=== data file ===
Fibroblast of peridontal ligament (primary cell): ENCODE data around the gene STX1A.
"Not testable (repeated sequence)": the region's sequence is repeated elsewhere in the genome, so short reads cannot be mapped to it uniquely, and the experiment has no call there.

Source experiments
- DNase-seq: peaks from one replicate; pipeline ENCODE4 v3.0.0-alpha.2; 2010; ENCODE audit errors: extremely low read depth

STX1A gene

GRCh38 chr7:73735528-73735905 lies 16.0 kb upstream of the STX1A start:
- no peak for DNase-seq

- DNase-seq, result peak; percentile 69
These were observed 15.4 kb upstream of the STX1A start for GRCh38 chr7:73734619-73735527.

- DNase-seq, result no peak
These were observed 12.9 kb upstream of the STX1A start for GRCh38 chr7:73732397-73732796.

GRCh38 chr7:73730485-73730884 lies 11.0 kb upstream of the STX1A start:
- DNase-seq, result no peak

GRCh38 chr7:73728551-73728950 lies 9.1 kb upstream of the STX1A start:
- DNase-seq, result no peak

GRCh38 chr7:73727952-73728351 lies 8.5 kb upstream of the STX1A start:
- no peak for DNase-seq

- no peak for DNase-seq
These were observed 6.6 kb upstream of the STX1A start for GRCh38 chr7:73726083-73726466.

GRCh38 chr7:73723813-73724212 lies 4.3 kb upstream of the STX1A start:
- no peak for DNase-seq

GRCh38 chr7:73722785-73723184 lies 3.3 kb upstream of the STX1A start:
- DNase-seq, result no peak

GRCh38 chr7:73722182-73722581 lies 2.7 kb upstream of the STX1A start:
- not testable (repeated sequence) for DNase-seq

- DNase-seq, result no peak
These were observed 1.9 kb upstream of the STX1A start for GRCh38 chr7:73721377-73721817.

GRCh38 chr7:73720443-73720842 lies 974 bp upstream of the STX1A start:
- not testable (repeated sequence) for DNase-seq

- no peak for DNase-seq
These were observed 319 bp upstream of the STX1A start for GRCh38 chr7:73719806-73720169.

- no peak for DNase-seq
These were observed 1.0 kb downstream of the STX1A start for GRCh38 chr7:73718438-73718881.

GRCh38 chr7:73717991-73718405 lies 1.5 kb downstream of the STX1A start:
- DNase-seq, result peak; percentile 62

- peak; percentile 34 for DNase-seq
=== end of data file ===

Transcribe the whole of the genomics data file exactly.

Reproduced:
Fibroblast of peridontal ligament (primary cell): ENCODE data around the gene STX1A.
"Not testable (repeated sequence)": the region's sequence is repeated elsewhere in the genome, so short reads cannot be mapped to it uniquely, and the experiment has no call there.

Source experiments
- DNase-seq: peaks from one replicate; pipeline ENCODE4 v3.0.0-alpha.2; 2010; ENCODE audit errors: extremely low read depth

STX1A gene

GRCh38 chr7:73735528-73735905 lies 16.0 kb upstream of the STX1A start:
- no peak for DNase-seq

- DNase-seq, result peak; percentile 69
These were observed 15.4 kb upstream of the STX1A start for GRCh38 chr7:73734619-73735527.

- DNase-seq, result no peak
These were observed 12.9 kb upstream of the STX1A start for GRCh38 chr7:73732397-73732796.

GRCh38 chr7:73730485-73730884 lies 11.0 kb upstream of the STX1A start:
- DNase-seq, result no peak

GRCh38 chr7:73728551-73728950 lies 9.1 kb upstream of the STX1A start:
- DNase-seq, result no peak

GRCh38 chr7:73727952-73728351 lies 8.5 kb upstream of the STX1A start:
- no peak for DNase-seq

- no peak for DNase-seq
These were observed 6.6 kb upstream of the STX1A start for GRCh38 chr7:73726083-73726466.

GRCh38 chr7:73723813-73724212 lies 4.3 kb upstream of the STX1A start:
- no peak for DNase-seq

GRCh38 chr7:73722785-73723184 lies 3.3 kb upstream of the STX1A start:
- DNase-seq, result no peak

GRCh38 chr7:73722182-73722581 lies 2.7 kb upstream of the STX1A start:
- not testable (repeated sequence) for DNase-seq

- DNase-seq, result no peak
These were observed 1.9 kb upstream of the STX1A start for GRCh38 chr7:73721377-73721817.

GRCh38 chr7:73720443-73720842 lies 974 bp upstream of the STX1A start:
- not testable (repeated sequence) for DNase-seq

- no peak for DNase-seq
These were observed 319 bp upstream of the STX1A start for GRCh38 chr7:73719806-73720169.

- no peak for DNase-seq
These were observed 1.0 kb downstream of the STX1A start for GRCh38 chr7:73718438-73718881.

GRCh38 chr7:73717991-73718405 lies 1.5 kb downstream of the STX1A start:
- DNase-seq, result peak; percentile 62

- peak; percentile 34 for DNase-seq